Take a look at this article if you want to know more benefits of dark chocolate:

15 Surprising and Science-Backed Health Effects of Dark Chocolate

8. Foods Rich in Vitamins: B vitamins, Folic Acid, Iron

Some great foods to obtain brain-boosting B vitamins, folic acid and iron are kale, chard, spinach and other dark leafy greens.

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B6, B12 and folic acid can reduce levels of homocysteine in the blood. Homocysteine increases are found in patients with cognitive impairment like Alzheimer’s, and high risk of stroke.

Studies showed when a group of elderly patients with mild cognitive impairment were given high doses of B6, B12, and folic acid, there was significant reduction in brain shrinkage compared to a similar placebo group.[3]

Other sources of B vitamins are liver, eggs, soybeans, lentils and green beans. Iron also helps accelerate brain function by carrying oxygen. If your brain doesn’t get enough oxygen, it can slow down and people can experience difficulty concentrating, diminished intellect, and a shorter attention span.

To get more iron in your diet, eat lean meats, beans, and iron-fortified cereals. Vitamin C helps in iron absorption, so don’t forget the fruits!

9. Foods Rich in Zinc

Zinc has constantly demonstrated its importance as a powerful nutrient in memory building and thinking. This mineral regulates communications between neurons and the hippocampus.

Zinc is deposited within nerve cells, with the highest concentrations found in the hippocampus, the part of the brain responsible for higher learning function and memory.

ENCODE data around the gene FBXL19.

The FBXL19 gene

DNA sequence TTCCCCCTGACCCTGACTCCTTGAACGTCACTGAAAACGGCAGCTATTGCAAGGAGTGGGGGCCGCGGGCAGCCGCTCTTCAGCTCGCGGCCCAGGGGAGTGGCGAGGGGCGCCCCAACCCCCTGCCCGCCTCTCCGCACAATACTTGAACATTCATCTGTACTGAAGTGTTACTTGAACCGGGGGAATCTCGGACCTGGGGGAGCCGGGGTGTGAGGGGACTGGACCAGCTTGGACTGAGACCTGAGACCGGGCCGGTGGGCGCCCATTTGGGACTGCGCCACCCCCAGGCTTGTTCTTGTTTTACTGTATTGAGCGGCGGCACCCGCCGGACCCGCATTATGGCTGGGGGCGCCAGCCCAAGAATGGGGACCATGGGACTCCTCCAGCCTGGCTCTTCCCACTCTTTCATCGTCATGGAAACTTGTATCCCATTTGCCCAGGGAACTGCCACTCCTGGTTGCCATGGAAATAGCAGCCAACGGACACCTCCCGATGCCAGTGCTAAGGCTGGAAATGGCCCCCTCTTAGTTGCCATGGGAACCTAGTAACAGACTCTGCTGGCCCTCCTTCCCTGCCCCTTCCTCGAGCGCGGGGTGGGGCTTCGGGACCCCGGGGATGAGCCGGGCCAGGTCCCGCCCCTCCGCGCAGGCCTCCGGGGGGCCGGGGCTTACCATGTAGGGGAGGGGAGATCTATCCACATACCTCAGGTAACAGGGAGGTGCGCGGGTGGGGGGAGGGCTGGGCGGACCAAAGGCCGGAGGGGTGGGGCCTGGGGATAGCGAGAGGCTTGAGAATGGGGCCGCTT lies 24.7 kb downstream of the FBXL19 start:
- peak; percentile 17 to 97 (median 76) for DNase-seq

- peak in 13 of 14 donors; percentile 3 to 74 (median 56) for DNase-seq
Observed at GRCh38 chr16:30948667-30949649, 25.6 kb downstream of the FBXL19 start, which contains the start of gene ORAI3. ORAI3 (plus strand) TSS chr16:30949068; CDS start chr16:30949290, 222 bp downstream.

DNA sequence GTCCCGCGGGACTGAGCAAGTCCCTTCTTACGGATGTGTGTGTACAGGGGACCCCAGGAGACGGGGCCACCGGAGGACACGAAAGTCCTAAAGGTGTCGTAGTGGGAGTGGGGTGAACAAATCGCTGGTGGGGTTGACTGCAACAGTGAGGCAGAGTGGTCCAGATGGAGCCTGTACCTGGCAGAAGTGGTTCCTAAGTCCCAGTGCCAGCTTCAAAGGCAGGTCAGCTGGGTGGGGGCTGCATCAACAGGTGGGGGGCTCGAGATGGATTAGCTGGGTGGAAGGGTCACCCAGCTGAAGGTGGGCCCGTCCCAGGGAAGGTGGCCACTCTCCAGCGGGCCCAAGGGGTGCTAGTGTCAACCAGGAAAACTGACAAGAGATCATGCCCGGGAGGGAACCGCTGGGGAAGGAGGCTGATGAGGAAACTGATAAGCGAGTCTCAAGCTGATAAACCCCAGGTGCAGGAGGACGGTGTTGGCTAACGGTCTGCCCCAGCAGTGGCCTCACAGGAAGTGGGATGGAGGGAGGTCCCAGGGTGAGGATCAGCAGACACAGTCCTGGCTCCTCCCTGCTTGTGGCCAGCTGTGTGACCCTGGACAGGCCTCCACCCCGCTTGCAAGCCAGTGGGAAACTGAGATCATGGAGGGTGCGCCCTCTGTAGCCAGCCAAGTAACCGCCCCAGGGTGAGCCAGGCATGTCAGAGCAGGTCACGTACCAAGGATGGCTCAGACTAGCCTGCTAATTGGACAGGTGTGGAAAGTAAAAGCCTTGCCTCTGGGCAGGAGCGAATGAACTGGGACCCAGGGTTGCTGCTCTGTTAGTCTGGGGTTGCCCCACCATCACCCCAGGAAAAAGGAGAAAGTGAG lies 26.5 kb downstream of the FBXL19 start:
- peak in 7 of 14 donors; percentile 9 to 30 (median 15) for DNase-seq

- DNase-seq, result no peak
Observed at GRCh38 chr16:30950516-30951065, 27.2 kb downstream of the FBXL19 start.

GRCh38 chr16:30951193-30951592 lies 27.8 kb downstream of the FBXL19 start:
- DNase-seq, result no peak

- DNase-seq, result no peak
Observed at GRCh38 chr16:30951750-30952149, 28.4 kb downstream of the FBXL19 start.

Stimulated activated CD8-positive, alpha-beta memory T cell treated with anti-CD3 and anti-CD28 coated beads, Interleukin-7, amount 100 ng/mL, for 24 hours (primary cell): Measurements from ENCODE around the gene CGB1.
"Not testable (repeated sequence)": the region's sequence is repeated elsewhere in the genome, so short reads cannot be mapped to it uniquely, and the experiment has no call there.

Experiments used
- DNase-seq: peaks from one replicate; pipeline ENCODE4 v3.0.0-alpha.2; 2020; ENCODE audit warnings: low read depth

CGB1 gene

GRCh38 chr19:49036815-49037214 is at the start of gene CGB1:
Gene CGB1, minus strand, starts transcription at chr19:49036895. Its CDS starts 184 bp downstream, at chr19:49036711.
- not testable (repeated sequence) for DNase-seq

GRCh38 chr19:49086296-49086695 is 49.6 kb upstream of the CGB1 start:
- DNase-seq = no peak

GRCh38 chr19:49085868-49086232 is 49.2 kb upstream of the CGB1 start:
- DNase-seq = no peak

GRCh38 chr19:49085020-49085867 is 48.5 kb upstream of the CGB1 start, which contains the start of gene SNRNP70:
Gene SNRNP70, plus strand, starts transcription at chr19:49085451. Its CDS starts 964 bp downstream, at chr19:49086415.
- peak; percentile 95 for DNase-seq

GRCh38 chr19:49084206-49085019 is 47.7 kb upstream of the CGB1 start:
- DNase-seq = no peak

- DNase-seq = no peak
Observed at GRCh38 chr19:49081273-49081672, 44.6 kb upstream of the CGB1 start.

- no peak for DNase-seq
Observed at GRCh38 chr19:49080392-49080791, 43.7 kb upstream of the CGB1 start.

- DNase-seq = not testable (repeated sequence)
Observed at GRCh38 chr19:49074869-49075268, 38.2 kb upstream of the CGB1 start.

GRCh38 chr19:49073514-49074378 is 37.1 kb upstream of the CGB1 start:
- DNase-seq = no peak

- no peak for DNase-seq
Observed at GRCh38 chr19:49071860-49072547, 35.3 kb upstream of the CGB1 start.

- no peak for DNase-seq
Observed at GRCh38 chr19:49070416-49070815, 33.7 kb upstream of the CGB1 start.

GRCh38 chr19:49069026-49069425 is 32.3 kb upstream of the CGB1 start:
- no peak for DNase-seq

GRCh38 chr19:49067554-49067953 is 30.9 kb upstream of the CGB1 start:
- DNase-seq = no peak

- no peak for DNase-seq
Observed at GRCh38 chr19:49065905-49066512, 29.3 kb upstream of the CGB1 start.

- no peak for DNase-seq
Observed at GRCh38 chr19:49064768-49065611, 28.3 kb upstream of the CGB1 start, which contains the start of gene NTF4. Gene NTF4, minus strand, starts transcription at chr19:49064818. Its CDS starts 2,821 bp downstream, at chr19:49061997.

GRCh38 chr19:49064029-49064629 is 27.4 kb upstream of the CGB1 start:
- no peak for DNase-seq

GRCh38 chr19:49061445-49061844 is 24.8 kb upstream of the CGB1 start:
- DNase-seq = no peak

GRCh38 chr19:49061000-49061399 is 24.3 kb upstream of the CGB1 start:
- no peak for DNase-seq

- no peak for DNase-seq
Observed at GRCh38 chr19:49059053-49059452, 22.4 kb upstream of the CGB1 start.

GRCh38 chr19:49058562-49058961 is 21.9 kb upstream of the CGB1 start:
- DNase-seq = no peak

Some great sources of zinc are pumpkin seeds, liver, nuts, and peas.

10. Gingko biloba

This herb has been utilized for centuries in eastern culture and is best known for its memory boosting brawn.

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It can increase blood flow in the brain by dilating vessels, increasing oxygen supply and removing free radicals.

However, don’t expect results overnight: this may take a few weeks to build up in your system before you see improvements.

11. Green and black tea

Studies have shown that both green and black tea prevent the breakdown of acetylcholine—a key chemical involved in memory and lacking in Alzheimer’s patients.

Both teas appear to have the same affect on Alzheimer’s disease as many drugs utilized to combat the illness, but green tea wins out as its affects last a full week versus black tea which only lasts the day.

Find out more about green tea here:

11 Health Benefits of Green Tea (+ How to Drink It for Maximum Benefits)

12. Sage and Rosemary

Both of these powerful herbs have been shown to increase memory and mental clarity, and alleviate mental fatigue in studies.

Try to enjoy these savory herbs in your favorite dishes.

When it comes to mental magnitude, eating smart can really make you smarter. Try to implement more of these readily available nutrients and see just how brainy you can be!

Featured photo credit: Pexels via pexels.com

Reference